Mar 28, 2019

Florida mayor Wayne Messam launches 2020 campaign

Wayne Messam (left) in 2017. Photo: Thaddaeus McAdams/Film Magic via Getty Images

Wayne Messam, the little-known mayor of Miramar, Fla., officially announced his 2020 Democratic presidential bid on Thursday.

The state of play: Given his low national profile, Messam is banking on a path to victory through appealing to black voters in southern states like Alabama, Mississippi, Louisiana, Georgia and both of the Carolinas, reported Axios' Alexi McCammond earlier this month. He told Axios then, "Washington is not working for the American people, and these big issues need fresh eyes and bold ideas from someone closer to the people, so our voice can be heard."

Go deeper ... Wayne Messam: Everything you need to know about the 2020 candidate

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Situational awareness

Photo: Brett Carlsen/Getty Images

Catch up on today's biggest news:

  1. Mike Bloomberg offers to release women from 3 NDAs
  2. Wells Fargo to pay $3 billion to settle consumer abuse charges
  3. Bloomberg campaign says Tennessee vandalism "echoes language" from Bernie supporters
  4. Scoop: New White House personnel chief tells Cabinet liaisons to target Never Trumpers
  5. Nearly half of Republicans support pardoning Roger Stone

Wells Fargo agrees to pay $3 billion to settle consumer abuse charges

Clients use an ATM at a Wells Fargo Bank in Los Angeles, Calif. Photo: Ronen Tivony/SOPA Images/LightRocket via Getty Images

Wells Fargo agreed to a pay a combined $3 billion to the Justice Department and the Securities and Exchange Commission on Friday for opening millions of fake customer accounts between 2002 and 2016, the SEC said in a press release.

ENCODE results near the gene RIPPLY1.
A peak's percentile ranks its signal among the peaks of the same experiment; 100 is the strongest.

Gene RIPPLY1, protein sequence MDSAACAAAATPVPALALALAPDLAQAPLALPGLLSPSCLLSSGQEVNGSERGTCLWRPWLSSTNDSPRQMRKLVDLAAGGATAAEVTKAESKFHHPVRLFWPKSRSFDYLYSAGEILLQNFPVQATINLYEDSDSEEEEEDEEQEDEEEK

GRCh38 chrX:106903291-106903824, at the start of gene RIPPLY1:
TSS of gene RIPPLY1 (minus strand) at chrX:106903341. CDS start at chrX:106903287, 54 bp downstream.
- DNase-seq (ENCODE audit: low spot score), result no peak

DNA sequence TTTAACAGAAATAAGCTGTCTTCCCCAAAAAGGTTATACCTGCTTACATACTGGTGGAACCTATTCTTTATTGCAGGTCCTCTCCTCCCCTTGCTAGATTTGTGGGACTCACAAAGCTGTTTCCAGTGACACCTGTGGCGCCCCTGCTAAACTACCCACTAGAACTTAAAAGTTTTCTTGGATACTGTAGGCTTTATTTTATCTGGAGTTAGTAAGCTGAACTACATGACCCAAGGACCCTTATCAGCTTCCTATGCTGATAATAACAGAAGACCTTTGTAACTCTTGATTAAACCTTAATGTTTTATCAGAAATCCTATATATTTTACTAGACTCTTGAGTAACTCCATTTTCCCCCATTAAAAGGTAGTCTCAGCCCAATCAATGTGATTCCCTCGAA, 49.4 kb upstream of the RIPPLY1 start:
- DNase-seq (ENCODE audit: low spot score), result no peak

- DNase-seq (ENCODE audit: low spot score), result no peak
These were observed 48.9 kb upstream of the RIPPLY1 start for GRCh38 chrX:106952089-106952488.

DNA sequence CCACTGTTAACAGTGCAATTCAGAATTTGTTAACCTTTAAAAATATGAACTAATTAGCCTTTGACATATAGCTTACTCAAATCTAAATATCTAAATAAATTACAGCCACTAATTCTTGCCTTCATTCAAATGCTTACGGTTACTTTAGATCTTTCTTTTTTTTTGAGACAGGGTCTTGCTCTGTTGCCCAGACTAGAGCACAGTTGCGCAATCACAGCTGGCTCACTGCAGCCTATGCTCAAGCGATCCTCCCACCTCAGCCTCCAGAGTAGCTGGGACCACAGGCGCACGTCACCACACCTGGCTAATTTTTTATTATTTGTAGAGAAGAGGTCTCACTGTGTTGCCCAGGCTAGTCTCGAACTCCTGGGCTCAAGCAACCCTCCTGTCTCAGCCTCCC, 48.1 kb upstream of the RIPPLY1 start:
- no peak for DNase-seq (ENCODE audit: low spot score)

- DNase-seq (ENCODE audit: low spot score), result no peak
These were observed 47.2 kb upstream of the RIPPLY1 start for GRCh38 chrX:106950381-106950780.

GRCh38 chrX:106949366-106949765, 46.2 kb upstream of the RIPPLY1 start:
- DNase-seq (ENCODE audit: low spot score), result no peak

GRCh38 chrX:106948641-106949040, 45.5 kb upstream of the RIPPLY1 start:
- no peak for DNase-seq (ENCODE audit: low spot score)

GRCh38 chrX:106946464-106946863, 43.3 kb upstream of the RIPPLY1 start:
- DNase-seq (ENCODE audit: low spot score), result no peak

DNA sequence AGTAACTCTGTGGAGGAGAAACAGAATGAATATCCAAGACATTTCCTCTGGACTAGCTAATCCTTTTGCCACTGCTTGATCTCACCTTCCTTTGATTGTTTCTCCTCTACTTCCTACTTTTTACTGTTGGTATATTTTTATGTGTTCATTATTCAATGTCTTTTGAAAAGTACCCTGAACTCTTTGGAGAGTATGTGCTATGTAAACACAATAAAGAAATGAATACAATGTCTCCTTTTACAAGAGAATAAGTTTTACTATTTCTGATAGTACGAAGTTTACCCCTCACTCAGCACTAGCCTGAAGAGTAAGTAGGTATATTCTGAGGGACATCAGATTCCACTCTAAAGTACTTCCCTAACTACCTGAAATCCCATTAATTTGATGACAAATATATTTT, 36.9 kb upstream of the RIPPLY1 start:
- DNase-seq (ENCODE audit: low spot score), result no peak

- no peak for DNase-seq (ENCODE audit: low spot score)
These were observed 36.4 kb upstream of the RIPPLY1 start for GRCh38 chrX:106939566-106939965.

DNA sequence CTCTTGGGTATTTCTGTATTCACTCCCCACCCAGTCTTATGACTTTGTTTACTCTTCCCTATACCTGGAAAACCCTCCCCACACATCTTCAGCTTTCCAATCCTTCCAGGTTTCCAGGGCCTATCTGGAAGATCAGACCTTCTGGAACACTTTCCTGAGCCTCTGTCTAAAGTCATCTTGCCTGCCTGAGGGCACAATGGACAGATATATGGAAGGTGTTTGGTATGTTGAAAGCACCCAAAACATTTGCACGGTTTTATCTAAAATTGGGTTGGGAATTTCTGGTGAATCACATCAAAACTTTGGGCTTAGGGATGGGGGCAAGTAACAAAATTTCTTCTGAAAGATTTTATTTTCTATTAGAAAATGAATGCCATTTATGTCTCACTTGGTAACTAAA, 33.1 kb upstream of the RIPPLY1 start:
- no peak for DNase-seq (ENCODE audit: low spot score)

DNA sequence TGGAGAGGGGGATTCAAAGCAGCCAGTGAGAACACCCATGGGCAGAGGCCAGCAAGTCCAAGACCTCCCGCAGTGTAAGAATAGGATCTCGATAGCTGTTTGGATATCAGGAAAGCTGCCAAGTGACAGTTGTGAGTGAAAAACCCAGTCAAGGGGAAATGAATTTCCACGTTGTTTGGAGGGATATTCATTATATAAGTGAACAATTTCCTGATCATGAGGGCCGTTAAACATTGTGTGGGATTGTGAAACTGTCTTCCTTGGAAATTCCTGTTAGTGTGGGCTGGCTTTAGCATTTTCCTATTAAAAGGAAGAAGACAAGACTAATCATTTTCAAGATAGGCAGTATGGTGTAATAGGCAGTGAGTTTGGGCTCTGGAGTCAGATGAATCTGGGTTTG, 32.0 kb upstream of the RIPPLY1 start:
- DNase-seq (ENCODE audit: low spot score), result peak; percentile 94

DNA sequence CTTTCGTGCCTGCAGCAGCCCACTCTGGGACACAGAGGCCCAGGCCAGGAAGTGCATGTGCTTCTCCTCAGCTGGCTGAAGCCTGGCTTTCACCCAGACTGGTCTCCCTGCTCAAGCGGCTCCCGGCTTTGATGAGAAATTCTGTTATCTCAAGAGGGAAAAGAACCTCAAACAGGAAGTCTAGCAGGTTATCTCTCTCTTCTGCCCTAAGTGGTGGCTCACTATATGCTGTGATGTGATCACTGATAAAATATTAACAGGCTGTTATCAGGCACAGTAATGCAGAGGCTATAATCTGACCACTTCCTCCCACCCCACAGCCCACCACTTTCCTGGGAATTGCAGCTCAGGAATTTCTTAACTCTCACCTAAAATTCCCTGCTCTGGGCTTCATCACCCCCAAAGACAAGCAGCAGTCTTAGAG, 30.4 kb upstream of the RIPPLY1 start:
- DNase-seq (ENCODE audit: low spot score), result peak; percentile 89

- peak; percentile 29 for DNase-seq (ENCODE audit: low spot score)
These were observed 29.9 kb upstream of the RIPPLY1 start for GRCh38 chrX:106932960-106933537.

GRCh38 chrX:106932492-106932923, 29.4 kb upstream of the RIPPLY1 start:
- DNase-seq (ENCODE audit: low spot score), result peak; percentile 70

The big picture: The fine "is among the largest corporate penalties reached during the Trump administration," the Washington Post reports.

Bloomberg offers to release women from 3 nondisclosure agreements

Mike Bloomberg. Photo: Brett Carlsen/Getty Images

Mike Bloomberg said Friday his company will release women identified to have signed three nondisclosure agreements so they can publicly discuss their allegations against him if they wish.

Why it matters, via Axios' Margaret Talev: Bloomberg’s shift in policy toward NDAs comes as he tries to stanch his loss of female support after the Las Vegas debate. It is an effort to separate the total number of harassment and culture complaints at the large company from those directed at him personally. That could reframe the criticism against him, but also protect the company from legal fallout if all past NDAs were placed in jeopardy.